As we got into it, you realize that a lot of the processes that we had within our business actually don't really align well with a dynamic, agile type of supply and demand balancing.
But it wasn't simply a matter of sitting down and specifying a new set of processes. There's an interaction between policy, process and how these are enabled by the technology which means that each element evolves in relation to the other. He elaborates:
You're always looking to optimize the process and the enablement at the same time. So when you think, new product, it's really around, how do I get that launch to be more effective? How do I get the visibility, so that we get that feedback loop? On the demand side, it's really looking at, are we actually executing on our own lead time policies? Are we balancing how we do our goal setting, relative to the reality of the process that's out there? ...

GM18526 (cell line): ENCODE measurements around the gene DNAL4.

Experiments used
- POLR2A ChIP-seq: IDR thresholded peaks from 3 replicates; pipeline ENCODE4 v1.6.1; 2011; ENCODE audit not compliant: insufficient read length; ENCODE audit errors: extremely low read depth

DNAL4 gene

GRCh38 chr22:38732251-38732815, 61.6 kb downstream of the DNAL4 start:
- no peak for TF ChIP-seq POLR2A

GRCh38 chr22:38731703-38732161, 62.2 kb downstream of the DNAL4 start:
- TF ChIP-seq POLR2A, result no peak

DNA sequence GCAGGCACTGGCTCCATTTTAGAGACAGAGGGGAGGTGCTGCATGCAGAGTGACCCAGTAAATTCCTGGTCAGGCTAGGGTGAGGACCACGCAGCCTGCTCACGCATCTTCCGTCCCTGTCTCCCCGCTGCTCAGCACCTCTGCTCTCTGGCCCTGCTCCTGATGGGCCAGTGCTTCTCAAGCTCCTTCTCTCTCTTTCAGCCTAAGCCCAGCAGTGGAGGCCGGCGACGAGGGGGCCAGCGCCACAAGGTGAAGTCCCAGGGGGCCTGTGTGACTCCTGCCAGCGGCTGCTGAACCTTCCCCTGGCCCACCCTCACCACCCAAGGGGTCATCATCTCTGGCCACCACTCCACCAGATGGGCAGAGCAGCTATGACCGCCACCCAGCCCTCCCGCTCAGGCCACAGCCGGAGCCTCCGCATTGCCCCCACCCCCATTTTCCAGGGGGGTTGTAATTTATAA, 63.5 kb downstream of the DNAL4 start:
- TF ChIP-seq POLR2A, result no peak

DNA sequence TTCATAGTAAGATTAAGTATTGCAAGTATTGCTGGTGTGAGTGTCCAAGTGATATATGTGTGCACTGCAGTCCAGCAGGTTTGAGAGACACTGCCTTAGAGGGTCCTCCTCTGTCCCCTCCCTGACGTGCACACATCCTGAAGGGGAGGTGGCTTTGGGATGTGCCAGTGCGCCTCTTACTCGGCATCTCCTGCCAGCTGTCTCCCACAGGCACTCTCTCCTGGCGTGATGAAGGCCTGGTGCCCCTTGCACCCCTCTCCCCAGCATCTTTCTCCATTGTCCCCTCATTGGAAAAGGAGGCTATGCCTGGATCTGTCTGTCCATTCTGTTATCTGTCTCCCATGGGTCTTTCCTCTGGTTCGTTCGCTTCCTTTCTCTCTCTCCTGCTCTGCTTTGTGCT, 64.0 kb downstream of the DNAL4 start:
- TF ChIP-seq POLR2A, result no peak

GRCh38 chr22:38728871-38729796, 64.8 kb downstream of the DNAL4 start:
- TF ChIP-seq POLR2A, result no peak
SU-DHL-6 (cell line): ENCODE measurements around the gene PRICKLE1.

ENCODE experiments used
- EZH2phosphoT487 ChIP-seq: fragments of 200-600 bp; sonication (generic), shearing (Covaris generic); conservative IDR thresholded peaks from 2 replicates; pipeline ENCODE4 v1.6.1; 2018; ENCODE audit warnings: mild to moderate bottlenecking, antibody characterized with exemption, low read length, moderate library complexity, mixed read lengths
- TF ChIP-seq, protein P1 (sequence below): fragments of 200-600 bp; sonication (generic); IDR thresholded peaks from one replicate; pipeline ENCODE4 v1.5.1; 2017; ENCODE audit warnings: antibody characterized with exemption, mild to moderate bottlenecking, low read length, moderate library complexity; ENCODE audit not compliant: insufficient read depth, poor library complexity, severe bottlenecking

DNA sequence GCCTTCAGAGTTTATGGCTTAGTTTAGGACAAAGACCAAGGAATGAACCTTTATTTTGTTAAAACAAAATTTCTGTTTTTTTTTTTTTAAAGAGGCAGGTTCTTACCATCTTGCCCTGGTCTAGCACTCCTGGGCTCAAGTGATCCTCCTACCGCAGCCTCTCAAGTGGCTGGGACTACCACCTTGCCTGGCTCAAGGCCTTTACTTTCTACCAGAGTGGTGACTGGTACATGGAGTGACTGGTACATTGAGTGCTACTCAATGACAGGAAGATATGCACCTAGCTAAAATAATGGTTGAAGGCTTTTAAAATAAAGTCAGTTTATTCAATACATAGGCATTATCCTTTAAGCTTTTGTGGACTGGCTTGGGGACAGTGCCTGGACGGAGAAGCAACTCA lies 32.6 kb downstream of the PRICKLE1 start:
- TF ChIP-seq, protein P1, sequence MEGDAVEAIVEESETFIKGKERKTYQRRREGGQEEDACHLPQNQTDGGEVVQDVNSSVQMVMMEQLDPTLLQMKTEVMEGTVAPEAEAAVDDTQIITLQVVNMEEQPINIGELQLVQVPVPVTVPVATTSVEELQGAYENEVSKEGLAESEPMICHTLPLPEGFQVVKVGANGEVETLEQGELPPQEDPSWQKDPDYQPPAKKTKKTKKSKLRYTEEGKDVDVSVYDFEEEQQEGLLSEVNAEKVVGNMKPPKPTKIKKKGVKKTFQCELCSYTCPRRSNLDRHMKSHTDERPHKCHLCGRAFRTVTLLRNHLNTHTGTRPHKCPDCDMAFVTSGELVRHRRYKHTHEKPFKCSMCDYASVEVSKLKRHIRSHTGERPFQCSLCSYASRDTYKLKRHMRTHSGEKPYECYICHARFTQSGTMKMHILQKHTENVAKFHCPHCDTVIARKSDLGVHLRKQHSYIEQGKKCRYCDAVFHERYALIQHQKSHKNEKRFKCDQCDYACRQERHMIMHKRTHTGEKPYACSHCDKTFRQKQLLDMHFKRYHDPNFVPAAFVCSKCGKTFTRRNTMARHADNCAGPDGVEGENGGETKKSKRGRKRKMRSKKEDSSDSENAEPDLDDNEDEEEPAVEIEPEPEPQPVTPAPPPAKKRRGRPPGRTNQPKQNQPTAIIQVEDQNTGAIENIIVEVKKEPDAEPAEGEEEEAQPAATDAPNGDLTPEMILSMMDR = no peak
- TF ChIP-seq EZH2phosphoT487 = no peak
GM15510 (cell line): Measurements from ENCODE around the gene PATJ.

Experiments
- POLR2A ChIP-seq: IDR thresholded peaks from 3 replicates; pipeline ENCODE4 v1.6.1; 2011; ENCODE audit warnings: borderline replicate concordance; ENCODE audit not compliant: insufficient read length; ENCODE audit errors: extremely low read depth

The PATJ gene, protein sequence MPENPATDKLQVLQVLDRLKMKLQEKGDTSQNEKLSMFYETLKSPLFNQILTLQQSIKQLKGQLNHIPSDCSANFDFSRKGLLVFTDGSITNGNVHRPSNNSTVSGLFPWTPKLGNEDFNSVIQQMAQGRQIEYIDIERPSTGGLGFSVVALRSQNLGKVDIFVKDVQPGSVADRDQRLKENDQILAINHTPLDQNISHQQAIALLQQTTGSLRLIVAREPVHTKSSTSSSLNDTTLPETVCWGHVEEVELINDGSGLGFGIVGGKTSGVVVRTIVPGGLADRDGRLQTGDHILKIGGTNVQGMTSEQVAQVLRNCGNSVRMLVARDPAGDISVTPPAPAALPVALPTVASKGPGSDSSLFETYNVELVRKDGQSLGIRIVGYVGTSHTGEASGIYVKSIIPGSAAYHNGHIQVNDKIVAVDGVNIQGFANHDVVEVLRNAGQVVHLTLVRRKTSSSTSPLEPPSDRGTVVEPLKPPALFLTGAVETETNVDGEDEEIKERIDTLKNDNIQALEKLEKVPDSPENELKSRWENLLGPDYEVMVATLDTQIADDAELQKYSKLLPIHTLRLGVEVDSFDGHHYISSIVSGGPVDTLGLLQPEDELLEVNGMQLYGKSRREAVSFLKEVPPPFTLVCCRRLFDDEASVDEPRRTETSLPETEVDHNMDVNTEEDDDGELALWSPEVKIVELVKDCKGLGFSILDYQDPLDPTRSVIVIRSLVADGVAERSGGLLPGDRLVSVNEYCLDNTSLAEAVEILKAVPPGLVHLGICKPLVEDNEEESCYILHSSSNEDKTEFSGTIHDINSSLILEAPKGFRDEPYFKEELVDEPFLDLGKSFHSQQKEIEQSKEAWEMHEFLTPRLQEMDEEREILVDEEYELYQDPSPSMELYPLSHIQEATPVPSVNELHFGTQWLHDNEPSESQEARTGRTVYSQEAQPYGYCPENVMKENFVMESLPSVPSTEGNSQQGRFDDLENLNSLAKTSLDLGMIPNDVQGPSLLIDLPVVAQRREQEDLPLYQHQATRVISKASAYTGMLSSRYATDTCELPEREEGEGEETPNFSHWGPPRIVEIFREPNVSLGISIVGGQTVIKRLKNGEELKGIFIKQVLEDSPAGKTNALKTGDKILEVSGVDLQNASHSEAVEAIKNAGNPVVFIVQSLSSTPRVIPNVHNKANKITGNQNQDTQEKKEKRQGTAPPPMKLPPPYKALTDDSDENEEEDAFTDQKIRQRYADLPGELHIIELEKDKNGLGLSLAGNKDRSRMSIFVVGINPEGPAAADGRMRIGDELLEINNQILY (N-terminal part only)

What we were driving was, looking at how we can turn what we're doing with our customers into evergreen processes that really meet customer requirements, and improve the overall value creation that we had for the business, in each of the various areas.
Focus on what matters
Having said that, another learning was that it's important to separate the people developing the processes from those working on the implementation. These are both big jobs and inevitably people will focus on either one or the other, and it's crucial not to lose sight of the bigger picture during implementation, and prioritize accordingly. He says: